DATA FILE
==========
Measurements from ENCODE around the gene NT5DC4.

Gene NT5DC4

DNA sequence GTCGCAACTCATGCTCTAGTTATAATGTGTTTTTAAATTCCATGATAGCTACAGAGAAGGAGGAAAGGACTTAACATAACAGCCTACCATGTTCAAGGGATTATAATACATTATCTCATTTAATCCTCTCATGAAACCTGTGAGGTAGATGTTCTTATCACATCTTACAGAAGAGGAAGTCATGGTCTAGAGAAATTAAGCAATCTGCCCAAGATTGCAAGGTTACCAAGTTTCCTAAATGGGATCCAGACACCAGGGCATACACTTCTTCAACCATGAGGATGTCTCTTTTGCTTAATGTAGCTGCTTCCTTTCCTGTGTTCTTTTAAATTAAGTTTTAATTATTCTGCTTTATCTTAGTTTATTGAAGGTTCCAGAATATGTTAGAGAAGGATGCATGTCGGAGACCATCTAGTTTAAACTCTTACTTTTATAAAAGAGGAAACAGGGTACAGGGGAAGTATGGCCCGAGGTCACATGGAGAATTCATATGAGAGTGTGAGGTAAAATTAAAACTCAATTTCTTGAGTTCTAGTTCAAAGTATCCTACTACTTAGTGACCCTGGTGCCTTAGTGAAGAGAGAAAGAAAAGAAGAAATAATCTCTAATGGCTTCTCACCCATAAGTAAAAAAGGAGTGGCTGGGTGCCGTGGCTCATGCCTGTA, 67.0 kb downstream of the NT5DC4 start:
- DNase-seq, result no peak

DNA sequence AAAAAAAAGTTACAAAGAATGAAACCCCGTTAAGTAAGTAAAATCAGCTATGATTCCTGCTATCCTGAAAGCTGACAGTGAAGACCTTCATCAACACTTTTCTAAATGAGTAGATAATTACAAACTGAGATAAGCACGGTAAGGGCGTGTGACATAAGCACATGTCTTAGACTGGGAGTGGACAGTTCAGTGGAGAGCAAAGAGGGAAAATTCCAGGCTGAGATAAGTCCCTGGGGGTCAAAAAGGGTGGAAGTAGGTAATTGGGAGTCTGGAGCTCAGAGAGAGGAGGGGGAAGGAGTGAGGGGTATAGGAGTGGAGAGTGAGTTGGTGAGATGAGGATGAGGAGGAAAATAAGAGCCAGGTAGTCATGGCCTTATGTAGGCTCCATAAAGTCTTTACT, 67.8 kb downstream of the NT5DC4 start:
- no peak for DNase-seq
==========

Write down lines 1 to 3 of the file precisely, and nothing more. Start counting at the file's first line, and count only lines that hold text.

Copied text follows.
Measurements from ENCODE around the gene NT5DC4.

Gene NT5DC4

DNA sequence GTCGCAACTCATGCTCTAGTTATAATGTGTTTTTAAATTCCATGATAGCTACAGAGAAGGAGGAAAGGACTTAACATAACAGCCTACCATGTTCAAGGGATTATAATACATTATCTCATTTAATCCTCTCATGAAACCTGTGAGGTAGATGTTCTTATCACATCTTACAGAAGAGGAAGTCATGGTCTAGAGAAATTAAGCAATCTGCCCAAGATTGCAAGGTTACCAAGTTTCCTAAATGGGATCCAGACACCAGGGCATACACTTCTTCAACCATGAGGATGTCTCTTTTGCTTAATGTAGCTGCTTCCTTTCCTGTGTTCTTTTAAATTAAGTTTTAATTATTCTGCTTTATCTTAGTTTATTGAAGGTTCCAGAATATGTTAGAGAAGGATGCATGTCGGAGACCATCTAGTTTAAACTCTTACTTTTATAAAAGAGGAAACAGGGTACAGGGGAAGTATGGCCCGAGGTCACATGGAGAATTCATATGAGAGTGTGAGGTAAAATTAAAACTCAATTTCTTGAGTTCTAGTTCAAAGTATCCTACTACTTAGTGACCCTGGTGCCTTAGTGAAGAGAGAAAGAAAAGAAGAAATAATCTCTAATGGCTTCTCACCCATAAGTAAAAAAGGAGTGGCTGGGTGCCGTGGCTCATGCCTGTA, 67.0 kb downstream of the NT5DC4 start: